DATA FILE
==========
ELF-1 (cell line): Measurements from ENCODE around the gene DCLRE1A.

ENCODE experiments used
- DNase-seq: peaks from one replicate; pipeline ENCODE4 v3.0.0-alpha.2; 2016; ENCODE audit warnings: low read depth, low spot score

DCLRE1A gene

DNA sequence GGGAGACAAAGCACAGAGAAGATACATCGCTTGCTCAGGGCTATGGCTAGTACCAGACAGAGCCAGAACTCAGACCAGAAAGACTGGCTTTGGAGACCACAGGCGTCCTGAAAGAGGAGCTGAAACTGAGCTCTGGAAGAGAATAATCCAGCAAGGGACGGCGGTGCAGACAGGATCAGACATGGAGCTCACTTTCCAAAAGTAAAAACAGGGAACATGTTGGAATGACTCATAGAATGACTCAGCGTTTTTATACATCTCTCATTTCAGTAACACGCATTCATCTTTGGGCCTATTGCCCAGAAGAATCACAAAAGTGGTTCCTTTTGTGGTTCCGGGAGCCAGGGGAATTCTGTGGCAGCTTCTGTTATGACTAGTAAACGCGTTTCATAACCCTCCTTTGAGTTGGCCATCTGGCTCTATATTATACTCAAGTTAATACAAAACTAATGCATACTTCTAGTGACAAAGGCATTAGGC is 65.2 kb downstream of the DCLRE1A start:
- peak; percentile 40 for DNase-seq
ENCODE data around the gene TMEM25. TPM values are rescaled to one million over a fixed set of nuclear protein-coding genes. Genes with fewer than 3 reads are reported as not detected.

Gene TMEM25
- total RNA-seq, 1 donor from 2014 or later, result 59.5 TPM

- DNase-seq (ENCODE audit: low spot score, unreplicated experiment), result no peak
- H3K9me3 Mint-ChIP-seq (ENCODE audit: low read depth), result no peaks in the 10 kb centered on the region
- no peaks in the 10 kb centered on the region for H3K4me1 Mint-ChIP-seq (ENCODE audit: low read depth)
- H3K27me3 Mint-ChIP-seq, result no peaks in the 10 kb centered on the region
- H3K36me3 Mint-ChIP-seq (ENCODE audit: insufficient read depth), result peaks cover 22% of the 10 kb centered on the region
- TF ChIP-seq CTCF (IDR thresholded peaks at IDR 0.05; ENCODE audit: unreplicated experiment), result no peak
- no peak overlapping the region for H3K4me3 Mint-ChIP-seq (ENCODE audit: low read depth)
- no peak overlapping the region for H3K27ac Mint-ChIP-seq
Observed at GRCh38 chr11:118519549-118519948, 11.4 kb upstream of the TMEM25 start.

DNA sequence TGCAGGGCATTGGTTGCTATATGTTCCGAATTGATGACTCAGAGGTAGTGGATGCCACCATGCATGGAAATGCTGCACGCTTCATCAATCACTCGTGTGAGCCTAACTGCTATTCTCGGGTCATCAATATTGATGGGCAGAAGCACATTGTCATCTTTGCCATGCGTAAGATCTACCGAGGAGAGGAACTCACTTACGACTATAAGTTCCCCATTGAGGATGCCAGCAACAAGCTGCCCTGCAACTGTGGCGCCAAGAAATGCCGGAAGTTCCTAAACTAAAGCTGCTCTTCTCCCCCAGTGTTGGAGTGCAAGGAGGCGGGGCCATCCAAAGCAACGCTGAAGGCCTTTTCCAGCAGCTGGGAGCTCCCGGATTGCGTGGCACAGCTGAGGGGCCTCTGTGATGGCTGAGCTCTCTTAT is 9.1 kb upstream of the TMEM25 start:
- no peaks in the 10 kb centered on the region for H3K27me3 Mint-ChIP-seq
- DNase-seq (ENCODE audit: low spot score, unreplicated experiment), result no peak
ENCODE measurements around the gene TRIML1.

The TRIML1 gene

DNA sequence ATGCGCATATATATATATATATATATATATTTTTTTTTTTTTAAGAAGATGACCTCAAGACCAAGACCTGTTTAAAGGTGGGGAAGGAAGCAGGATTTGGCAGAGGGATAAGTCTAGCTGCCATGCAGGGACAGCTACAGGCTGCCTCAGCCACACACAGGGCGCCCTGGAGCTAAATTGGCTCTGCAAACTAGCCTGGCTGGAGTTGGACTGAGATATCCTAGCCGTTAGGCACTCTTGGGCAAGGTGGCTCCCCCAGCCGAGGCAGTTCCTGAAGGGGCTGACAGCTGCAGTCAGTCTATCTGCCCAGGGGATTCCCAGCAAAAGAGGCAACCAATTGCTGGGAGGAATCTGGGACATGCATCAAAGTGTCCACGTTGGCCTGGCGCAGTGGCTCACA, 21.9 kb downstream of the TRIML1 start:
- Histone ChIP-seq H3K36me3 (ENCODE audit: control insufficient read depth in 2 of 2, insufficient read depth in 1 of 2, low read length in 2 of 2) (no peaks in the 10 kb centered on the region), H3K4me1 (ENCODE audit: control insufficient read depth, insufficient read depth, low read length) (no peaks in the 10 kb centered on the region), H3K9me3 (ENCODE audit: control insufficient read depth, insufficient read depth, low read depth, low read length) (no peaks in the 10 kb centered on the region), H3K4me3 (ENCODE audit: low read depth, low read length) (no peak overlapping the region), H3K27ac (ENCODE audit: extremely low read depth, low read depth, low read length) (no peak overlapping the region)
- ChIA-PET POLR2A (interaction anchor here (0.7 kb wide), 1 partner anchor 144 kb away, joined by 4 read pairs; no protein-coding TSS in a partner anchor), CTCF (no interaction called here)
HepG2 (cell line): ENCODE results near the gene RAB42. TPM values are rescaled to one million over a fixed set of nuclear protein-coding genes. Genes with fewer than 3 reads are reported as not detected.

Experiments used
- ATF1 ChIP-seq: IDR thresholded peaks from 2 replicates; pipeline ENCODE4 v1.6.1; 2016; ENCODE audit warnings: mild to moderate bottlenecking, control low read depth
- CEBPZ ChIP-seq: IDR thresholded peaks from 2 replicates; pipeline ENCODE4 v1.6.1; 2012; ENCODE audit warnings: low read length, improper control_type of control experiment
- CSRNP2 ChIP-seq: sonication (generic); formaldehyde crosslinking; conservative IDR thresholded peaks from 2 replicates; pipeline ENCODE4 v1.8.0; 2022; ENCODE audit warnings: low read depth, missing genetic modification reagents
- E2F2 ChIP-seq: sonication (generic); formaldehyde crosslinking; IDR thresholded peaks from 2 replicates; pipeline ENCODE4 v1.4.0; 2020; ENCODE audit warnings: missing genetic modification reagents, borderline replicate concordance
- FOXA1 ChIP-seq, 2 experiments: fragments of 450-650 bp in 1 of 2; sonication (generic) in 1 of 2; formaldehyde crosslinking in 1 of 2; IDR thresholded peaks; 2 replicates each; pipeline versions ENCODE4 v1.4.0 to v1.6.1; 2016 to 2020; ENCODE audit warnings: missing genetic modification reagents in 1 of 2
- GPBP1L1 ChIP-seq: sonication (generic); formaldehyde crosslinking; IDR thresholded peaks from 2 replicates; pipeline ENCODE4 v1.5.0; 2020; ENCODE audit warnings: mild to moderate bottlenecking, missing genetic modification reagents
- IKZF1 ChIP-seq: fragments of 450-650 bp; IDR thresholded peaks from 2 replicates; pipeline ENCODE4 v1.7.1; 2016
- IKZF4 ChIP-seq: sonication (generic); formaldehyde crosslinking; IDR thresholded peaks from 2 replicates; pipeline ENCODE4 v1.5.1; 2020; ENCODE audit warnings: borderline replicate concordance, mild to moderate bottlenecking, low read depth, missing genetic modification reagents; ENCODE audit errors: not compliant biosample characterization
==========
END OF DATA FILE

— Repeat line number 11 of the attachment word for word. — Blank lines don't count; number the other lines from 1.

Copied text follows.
- H3K9me3 Mint-ChIP-seq (ENCODE audit: low read depth), result no peaks in the 10 kb centered on the region